U.S. Pat. No. 4,436,986 (Carlson), U.S. Pat. No. 5,451,747 (Sullivan et al) and U.S. Pat. No. 5,770,836 (Weiss) disclose an electric blanket safety circuit for PTC based heaters, that utilizes gas tubes to sense voltage imbalances caused by open or short circuits and to conduct sufficiently high currents to blow a series connected fuse. One problem with this approach is that while it protects against a catastrophic failure in the electric blanket, it will not detect or prevent lower level electrical currents that, while insufficient to blow a fuse, are high enough to cause electrical injury or electrocution. An additional problem with this approach is that it necessitates four conductors connecting between the load (the heater) and the controller. An additional disadvantage is that the approach requires that the heater load contain positive temperature coefficient (PTC) elements. An additional disadvantage is that while these designs provide some degree of electrical shock protection at the heating elements, they do not provide protection within the electrical conductors connecting controller to heater or within the electrical conductors connecting plug to controller.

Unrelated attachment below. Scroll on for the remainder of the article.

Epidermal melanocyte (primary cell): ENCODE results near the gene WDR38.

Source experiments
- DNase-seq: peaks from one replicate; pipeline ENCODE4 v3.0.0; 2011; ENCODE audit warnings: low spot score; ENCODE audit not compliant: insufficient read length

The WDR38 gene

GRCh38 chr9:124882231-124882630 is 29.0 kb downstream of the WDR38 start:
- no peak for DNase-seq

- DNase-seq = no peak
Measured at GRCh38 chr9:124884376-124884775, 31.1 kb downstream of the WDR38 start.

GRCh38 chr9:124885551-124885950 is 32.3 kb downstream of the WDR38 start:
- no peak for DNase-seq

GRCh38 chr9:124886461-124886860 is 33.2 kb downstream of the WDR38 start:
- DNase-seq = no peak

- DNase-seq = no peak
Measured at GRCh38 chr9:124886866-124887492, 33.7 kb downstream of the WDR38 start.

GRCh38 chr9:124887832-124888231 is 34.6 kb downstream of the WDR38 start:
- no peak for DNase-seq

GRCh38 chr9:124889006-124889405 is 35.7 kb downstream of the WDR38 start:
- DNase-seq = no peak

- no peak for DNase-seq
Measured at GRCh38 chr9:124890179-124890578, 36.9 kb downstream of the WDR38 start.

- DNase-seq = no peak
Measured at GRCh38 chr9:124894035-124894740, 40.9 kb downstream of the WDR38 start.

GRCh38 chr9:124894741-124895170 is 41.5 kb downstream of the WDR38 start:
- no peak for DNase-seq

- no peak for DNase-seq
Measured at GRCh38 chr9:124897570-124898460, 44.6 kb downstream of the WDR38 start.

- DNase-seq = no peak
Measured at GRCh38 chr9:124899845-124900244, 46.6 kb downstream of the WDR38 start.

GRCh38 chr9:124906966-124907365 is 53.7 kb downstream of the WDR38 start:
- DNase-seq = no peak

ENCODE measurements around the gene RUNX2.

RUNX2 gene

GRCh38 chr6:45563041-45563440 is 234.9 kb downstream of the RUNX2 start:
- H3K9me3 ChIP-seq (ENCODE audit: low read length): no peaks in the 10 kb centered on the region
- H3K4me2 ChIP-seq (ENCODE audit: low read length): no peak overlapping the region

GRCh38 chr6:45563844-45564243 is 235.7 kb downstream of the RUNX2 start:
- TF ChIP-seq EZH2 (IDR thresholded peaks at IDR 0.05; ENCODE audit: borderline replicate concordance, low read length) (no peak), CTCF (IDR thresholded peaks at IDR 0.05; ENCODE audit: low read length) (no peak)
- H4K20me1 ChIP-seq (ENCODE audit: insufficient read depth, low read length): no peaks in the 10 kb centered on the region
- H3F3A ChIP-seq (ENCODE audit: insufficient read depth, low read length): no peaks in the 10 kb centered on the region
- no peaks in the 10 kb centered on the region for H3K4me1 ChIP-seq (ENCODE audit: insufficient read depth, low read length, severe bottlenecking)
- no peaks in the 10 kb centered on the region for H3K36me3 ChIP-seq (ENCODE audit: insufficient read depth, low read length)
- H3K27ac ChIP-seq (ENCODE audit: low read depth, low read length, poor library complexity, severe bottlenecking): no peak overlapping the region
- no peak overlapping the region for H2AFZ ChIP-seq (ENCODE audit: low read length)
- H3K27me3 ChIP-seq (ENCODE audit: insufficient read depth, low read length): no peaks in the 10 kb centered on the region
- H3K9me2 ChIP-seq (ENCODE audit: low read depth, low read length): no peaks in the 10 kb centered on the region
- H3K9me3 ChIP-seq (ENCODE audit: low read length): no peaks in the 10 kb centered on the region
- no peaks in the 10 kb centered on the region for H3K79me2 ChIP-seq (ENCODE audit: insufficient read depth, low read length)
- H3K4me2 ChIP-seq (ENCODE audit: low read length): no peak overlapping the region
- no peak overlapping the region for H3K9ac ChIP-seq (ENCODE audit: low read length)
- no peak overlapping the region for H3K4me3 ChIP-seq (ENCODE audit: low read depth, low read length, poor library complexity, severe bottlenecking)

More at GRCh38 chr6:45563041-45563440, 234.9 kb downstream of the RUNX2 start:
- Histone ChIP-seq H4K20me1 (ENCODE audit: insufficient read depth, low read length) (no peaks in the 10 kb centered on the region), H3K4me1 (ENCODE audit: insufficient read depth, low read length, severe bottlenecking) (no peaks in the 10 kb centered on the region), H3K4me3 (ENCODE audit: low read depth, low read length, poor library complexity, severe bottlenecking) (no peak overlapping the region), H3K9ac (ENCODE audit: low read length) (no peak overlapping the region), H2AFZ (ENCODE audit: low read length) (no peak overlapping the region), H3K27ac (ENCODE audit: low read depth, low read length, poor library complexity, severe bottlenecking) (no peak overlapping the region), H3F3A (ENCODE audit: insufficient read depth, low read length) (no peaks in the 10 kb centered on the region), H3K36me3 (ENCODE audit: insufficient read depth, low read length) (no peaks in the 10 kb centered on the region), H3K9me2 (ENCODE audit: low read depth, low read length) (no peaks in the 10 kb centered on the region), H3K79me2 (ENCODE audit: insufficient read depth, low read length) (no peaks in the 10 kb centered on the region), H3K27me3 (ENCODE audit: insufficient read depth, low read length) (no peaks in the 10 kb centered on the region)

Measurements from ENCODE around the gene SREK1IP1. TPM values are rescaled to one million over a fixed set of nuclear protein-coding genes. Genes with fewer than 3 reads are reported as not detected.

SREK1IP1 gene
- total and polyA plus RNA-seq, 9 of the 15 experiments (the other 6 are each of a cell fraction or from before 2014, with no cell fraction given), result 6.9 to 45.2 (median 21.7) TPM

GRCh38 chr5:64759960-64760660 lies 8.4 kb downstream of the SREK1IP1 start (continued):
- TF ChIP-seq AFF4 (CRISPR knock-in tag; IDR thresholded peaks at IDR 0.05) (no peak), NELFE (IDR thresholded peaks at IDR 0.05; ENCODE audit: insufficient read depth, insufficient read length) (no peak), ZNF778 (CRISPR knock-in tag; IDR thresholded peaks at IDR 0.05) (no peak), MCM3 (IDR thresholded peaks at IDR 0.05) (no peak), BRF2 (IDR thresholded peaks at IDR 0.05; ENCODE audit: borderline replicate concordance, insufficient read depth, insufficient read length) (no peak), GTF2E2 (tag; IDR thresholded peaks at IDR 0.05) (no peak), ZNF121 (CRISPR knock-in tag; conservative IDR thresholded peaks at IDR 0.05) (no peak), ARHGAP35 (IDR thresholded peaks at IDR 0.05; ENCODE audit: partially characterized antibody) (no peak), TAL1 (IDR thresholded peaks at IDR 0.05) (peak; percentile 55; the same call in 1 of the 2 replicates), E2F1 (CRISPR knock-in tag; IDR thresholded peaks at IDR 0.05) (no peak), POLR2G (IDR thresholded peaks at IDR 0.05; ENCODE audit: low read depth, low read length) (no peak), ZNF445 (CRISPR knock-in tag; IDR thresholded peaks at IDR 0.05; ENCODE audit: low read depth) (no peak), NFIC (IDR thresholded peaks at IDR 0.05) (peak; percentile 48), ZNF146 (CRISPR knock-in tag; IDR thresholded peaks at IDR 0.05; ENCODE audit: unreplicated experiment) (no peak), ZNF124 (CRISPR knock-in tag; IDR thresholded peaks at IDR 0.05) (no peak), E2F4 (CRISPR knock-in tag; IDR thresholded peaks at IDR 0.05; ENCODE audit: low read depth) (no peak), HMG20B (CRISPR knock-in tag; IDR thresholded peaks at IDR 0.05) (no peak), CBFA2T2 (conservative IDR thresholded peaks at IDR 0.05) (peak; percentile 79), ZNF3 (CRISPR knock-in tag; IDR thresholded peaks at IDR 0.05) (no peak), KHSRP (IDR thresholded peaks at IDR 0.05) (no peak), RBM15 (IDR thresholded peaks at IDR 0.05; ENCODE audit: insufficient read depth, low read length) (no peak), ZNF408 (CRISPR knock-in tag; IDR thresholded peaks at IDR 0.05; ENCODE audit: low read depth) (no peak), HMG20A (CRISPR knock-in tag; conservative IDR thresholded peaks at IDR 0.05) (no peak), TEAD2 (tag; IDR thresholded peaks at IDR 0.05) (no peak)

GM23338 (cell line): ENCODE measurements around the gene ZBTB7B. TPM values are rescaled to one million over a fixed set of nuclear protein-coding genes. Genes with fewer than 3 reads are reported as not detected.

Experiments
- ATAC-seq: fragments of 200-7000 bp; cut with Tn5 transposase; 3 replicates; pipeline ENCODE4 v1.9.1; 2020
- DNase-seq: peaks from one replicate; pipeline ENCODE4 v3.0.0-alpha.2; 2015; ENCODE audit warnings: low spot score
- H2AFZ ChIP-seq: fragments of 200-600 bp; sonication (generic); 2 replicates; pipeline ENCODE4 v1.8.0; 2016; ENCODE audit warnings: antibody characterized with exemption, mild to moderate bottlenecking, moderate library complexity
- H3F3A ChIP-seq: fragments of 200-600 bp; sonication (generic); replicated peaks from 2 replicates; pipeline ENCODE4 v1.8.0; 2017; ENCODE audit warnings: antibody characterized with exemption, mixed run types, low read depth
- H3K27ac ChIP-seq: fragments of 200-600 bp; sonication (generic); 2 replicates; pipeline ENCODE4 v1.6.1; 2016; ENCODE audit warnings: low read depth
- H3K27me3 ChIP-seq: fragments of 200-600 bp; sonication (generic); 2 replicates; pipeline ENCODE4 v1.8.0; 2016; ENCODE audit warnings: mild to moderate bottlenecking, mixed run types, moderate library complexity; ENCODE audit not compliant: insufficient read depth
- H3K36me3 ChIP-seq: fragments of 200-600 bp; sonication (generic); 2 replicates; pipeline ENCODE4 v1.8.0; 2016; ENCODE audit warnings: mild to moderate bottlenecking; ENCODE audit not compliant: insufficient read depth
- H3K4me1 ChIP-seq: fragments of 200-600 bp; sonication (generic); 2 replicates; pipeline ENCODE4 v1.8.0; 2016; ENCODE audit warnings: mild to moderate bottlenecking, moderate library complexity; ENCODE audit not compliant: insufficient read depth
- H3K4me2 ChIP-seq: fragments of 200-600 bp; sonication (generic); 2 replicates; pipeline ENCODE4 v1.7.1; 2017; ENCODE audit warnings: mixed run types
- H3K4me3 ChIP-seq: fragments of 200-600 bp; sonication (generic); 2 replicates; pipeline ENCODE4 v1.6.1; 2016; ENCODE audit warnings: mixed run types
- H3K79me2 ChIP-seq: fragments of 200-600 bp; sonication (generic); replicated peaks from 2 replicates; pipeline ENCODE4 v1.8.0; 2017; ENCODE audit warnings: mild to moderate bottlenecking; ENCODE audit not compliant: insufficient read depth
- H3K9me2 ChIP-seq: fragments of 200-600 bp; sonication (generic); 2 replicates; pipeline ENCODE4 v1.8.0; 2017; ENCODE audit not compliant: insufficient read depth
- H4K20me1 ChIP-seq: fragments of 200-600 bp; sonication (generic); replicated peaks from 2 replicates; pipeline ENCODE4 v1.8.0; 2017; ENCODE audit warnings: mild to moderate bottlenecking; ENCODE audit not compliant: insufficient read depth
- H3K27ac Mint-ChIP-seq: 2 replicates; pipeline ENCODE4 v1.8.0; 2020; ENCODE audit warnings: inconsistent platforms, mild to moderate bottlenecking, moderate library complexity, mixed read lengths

U.S. Pat. No. 4,549,074 (Matsuo) discloses a temperature controller incorporating a rapid initial heat. The invention is electronically complicated and requires five electrical conductors attaching the electric blanket to the controller.
U.S. Pat. No. 4,885,456 (Tanaka et al.) discloses a temperature controller whereby a thyristor is controlled to deliver power to a load immediately prior to a zero crossing of the AC line, thereby avoiding electromagnetic noise interference.